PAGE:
(update: this was the first season of the farmer’s market in their new building. SFe is such a cool place, they have had farmers markets since the ’60s. Thanks, L___, for researching this for me!)

    It was Fall and the few stalls there were bursting with the bounty of the season: apples, potatoes, and corn. One stall in particular was fascinating. A wizened Indian man and his wife were selling their produce. He pulled out his well-worn Buck knife and carved off succulent pieces of his apples, very imperfect apples but so juicy and sweet. They had been planted on his land a long time ago and were nearing their end. We got to chatting, it wasn’t very busy, and I picked up a bag of dried corn. I asked him, “What do you make with this?”, and he looked surprised. “They’re chicos!” he said, as if *everyone* knew this and that explained everything. I smiled and told him I was from SF and we had hominy there but not chicos. He didn’t know about hominy, but after I described it, he smiled and said, “Oh, posole…”.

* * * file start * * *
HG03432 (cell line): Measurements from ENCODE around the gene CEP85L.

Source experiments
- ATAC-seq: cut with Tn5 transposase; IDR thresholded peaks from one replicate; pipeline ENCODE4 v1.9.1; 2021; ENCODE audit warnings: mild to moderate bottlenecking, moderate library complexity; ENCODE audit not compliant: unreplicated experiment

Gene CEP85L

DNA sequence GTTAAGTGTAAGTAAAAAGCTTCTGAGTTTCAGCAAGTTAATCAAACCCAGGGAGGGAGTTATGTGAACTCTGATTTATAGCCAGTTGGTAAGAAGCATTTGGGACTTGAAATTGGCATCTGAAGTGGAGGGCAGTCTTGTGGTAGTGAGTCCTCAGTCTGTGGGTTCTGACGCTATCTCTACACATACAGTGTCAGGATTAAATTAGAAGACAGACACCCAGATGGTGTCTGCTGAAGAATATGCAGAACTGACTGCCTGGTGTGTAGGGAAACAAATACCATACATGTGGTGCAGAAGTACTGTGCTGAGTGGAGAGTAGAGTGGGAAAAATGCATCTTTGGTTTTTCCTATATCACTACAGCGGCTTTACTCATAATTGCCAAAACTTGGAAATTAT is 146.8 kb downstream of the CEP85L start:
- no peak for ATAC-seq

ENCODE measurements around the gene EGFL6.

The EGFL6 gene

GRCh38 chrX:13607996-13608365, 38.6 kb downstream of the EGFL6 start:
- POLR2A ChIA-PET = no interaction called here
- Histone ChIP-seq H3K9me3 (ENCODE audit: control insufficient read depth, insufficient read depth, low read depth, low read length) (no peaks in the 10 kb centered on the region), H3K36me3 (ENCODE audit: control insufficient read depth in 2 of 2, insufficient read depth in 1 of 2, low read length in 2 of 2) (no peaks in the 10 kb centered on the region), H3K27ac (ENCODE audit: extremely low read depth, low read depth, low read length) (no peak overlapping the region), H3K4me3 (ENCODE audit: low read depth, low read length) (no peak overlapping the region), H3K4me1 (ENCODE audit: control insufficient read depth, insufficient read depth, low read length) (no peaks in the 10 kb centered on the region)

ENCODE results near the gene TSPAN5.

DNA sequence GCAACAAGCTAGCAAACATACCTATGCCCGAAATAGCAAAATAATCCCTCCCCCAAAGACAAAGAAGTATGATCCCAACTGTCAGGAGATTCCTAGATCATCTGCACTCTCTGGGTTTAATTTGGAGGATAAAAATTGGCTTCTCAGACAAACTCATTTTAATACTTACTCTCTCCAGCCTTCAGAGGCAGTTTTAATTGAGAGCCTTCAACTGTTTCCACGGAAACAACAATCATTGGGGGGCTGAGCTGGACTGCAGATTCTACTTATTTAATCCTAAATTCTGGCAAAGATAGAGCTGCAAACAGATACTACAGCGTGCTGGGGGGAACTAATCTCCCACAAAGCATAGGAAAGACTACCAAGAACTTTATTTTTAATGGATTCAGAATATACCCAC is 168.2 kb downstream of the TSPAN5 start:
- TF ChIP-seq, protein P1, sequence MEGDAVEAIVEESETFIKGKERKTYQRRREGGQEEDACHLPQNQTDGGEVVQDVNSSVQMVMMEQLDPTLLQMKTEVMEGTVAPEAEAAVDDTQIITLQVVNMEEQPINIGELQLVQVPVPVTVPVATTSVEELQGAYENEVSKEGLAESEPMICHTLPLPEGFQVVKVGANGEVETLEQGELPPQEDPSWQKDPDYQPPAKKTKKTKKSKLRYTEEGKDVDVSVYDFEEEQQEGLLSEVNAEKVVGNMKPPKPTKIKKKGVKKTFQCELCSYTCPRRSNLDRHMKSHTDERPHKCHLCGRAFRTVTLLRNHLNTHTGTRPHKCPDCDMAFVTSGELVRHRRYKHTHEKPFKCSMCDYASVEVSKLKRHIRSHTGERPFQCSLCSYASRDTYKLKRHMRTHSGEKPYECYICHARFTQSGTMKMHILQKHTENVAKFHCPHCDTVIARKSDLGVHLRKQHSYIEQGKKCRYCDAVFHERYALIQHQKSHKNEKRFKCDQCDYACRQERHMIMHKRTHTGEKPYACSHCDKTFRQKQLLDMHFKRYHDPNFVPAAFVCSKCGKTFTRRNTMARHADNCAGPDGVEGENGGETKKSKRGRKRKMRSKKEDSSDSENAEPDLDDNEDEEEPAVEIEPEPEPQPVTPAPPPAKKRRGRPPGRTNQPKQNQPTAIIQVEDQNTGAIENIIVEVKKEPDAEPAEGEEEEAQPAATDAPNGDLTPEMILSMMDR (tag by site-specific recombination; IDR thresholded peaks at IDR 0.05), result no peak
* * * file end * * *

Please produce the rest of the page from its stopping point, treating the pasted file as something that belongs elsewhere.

(inside the farmer’s market)

    I bought a bag of chicos, and a bunch of apples, and then he told me that the chicos were from corn he grew himself. I munched an apple and listened, enraptured. His farm used water diverted from a tributary of the Rio Grande, he was lucky, he had water most of the year. He planted corn, and when it was ripe he cut it and laid it out in the field to dry a bit. Then, he dug a large pit and filled it with piñon branches and set them alight.